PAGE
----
But 1946 ushered in a series of frightful cataclysmic disappointments for Formby, and not least the fact that he was given the in-house political brush-off by Britain’s movie moguls, who believed the ukulele man was not in touch with the new post-war social changes, or the emerging generations, who, they believed, regarded him as an embarrassing anachronism, and a fragment of their parents' culture, of which they were now ashamed. Secondly George and Beryl were dumbfounded, when confronted with a £500,000 super-tax bill, from the newly-elected Atlee government.

"It took virtually everything we had saved, over the previous decade", Beryl told me. She explained, they had been making money, but not that much - compared with today's standards (George got £26,000 per picture) - and at this rate, what they were having to pay back, amounted to more than 99 pence in the pound, by today's reckoning.

George Formby
   

George was so furious, he went on strike, to register his anger at such an injustice, and did not work, in Britain, for at least a year. From then on, George’s health went into decline, but he did fulfil tours, in Canada and Australia, and – despite his annoyance at the government – began to star in UK shows on his return.

In 1951, Emile Littler gave him the chance to star in ‘Zip Goes A Million’, a stage musical version of the play ‘Brewster’s Millions’.

George opened in Coventry before coming home to Manchester's Palace Theatre, in the autumn, and broke all box-office records, as Percy Piggot, the chap who inherits millions, provided he fulfils the terms of the will, and spends a million pounds in one month.

   

George Fromby in Zip Goes A Million

Within weeks, George was taking London by storm, packing them out, with his musical, at The Palace, and everyone was rejoicing that he was back on tip-top form again. But, by Whitsuntide, 1952, the toothy comic was teetering on the brink of death. Driving to his holiday home, near Great Yarmouth, he swerved his Jaguar off the road, and clutching his chest, gasped to Beryl that he was 'done for'. It was a massive heart attack, and it would be two full years before George was back in the spotlight again.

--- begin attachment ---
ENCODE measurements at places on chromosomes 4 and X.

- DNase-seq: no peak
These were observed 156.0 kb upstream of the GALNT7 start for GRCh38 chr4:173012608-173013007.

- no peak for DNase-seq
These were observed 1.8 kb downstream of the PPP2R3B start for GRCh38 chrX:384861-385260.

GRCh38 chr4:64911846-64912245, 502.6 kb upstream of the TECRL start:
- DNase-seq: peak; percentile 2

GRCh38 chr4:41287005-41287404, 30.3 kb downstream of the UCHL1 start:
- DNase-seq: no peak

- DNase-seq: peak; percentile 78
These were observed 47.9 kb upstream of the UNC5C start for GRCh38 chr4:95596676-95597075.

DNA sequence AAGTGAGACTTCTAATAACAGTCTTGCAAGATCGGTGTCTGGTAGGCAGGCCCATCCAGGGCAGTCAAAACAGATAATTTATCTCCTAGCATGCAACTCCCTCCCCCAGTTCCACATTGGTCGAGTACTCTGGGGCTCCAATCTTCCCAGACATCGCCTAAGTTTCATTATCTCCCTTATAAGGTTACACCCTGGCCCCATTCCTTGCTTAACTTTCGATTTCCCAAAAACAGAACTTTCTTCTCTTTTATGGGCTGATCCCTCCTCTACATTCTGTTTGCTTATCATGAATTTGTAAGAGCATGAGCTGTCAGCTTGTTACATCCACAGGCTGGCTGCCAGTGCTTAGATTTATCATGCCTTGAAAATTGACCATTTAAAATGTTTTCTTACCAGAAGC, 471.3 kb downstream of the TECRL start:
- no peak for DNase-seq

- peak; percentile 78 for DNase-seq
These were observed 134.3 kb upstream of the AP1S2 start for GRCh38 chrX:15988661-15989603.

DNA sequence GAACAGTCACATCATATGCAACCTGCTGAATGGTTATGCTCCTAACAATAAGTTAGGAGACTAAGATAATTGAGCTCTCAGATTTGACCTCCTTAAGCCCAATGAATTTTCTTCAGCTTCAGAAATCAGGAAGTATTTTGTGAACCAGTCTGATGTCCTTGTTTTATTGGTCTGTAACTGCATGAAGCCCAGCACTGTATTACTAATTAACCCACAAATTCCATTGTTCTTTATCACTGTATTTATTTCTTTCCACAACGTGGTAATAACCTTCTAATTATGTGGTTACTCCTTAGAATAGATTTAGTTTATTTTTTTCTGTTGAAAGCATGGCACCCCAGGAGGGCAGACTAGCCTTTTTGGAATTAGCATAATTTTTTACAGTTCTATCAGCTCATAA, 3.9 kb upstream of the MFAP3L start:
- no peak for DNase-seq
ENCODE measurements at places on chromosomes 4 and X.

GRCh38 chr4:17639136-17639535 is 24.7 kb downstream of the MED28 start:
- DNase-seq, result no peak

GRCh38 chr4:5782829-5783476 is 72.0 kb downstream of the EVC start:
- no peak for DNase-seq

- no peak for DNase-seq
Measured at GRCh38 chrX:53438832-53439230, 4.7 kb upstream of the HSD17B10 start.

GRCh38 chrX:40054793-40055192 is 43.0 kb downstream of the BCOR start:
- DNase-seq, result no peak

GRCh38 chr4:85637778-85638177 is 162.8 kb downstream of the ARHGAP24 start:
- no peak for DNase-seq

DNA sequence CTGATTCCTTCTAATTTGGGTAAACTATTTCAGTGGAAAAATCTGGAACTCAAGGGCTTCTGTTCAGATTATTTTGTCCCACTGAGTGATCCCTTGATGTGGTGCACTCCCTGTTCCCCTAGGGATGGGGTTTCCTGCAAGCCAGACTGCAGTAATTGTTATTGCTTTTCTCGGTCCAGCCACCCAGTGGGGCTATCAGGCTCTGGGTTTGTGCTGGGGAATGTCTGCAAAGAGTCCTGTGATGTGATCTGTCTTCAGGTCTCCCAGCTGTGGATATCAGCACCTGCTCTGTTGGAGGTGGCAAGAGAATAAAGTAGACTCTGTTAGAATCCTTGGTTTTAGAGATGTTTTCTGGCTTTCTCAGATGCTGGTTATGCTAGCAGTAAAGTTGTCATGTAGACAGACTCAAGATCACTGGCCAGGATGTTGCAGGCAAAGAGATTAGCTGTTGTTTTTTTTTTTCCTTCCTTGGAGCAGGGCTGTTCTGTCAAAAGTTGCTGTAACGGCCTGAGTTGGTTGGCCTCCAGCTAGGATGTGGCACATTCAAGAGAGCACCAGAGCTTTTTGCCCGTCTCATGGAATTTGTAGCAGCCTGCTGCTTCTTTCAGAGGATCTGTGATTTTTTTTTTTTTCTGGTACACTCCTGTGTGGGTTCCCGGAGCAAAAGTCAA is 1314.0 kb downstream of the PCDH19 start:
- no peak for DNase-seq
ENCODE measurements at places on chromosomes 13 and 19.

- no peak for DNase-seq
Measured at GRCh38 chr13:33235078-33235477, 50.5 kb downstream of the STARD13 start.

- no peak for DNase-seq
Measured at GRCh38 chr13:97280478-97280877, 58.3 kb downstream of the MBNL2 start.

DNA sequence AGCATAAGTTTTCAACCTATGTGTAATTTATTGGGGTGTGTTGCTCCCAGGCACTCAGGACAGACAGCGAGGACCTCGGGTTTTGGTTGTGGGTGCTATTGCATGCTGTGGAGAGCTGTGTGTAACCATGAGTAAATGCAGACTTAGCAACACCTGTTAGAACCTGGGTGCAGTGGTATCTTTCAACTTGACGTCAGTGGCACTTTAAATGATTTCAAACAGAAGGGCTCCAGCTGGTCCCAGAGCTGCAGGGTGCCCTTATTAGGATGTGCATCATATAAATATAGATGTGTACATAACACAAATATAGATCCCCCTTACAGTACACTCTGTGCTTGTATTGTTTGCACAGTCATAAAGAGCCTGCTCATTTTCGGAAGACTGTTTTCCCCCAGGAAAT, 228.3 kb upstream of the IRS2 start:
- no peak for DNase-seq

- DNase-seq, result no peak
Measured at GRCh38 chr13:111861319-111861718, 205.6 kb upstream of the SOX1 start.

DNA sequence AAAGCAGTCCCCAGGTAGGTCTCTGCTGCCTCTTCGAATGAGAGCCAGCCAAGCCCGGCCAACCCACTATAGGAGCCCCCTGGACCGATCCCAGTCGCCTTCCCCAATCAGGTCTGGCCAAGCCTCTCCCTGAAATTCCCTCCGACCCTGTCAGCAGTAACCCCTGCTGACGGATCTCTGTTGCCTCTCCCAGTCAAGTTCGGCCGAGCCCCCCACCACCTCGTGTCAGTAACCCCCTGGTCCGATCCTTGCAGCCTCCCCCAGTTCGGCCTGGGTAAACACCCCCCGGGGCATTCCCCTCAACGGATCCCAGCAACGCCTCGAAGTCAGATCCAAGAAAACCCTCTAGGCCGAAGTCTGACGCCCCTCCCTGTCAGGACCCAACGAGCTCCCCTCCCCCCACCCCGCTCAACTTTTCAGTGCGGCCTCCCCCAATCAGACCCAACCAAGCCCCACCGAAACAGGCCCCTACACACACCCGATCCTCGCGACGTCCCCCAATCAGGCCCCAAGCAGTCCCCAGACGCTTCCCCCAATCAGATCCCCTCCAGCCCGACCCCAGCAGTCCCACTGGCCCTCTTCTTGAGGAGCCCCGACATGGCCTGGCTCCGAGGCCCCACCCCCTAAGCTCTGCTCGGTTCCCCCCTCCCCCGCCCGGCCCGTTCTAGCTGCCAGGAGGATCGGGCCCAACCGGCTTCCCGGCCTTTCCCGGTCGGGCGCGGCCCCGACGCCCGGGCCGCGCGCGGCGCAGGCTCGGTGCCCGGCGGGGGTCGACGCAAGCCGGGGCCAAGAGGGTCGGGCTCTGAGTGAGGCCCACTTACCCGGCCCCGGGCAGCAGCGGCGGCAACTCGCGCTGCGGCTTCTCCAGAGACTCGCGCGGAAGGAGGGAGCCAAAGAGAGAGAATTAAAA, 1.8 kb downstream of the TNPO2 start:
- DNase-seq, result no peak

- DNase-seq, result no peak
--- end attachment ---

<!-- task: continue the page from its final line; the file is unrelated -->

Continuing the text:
In the meantime, Beryl nursed him ‘round-the-clock’, and kept him, quite literally, wrapped up in cotton wool. After that, he left these shores, to recouperate in Ireland, and there was talk that he would never come back to work again.

   

When he did return, he was only half the man, whose catchphrase: ‘It’s Turned Out Nice Again, hasn’t It ?’, had thrilled millions. He was fat, breathless, slow-moving, and irritable…and – unknown to the public – his fairy-tale marriage to Beryl, was in tatters.

A few cruises, and television spectaculars – on which George was virtually just a guest in his own show – took him up to 1957, when once again, he returned to the West End, to appear, first in Variety, at the Palladium, and then as Idle Jack, in 'Dick Whittington', at Victoria Palace.

A very successful summer season, for Jacky Jay, at Great Yarmouth’s Windmill Theatre, in 1959, led to a season at Jimmy Brennan’s Queen’s Theatre, in Blackpool, the following year, with George topping the bill, supported by Jimmy Clitheroe, Yana, and Tony Dali. He even cut a chart-busting pop-song: ‘Happy Go Lucky Me !’, with ‘Banjo Boy’, on the flipside.

   

He also checked Beryl in for a short cruise, similar to the one which he and Beryl had made to Canada, the previous year, when he appeared in a television film, 'Trans-Atlantic Showboat', with his old pal, Hughie Greene, of 'Opportunity Knocks!' fame.

But by this time Beryl – who had been ‘dying’ with cancer, for three years – was within weeks of succumbing, and George, himself, was beginning to get the familiar reminders of ‘Mr CT’, the name he wryly used to refer to the Coronary Thrombosis, which had dogged his footsteps, since it had first laid him low, eight years before.